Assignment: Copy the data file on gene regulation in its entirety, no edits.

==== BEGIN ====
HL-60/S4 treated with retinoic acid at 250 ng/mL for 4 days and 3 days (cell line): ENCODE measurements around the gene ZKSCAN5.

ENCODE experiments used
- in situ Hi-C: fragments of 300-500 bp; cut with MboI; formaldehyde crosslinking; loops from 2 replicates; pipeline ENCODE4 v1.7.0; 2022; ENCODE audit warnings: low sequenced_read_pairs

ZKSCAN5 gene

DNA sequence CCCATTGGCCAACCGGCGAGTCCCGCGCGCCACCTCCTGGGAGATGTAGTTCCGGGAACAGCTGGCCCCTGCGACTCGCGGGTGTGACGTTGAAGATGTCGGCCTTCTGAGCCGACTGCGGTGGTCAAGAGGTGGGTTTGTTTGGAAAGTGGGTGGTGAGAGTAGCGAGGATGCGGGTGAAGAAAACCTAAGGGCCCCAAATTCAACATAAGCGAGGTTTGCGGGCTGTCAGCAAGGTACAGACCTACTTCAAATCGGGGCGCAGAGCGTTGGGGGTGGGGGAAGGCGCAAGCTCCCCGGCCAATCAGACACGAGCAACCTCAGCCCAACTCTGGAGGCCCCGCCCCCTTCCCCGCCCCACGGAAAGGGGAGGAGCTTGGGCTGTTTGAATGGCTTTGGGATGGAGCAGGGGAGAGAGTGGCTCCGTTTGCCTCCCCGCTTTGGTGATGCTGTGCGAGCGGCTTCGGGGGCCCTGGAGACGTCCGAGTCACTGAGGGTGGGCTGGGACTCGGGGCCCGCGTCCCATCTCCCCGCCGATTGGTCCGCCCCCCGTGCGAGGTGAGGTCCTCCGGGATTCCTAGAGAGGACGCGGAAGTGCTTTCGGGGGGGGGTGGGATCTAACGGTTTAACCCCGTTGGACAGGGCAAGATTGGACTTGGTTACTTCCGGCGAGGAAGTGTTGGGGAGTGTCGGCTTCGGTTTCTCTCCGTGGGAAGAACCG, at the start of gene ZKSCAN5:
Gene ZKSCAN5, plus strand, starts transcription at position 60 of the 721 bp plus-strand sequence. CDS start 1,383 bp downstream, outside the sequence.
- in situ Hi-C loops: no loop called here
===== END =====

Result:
HL-60/S4 treated with retinoic acid at 250 ng/mL for 4 days and 3 days (cell line): ENCODE measurements around the gene ZKSCAN5.

ENCODE experiments used
- in situ Hi-C: fragments of 300-500 bp; cut with MboI; formaldehyde crosslinking; loops from 2 replicates; pipeline ENCODE4 v1.7.0; 2022; ENCODE audit warnings: low sequenced_read_pairs

ZKSCAN5 gene

DNA sequence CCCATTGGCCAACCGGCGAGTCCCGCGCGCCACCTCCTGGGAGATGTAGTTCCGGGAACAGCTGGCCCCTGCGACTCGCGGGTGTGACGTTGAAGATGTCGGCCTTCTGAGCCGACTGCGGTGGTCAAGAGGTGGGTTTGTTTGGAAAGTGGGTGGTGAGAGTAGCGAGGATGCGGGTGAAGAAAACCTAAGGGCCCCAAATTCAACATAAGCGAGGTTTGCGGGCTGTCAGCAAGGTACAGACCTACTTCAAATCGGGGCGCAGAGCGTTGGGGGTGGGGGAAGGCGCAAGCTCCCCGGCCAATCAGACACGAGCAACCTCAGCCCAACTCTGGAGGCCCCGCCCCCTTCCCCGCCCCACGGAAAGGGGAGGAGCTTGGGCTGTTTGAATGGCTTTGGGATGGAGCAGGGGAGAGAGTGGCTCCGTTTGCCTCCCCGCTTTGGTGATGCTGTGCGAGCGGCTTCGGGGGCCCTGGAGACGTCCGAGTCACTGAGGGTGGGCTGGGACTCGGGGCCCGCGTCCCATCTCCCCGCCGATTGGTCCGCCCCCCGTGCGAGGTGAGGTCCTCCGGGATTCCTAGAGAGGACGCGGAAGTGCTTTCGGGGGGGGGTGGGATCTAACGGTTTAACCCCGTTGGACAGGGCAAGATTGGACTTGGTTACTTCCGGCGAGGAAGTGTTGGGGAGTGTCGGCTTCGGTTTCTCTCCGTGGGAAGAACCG, at the start of gene ZKSCAN5:
Gene ZKSCAN5, plus strand, starts transcription at position 60 of the 721 bp plus-strand sequence. CDS start 1,383 bp downstream, outside the sequence.
- in situ Hi-C loops: no loop called here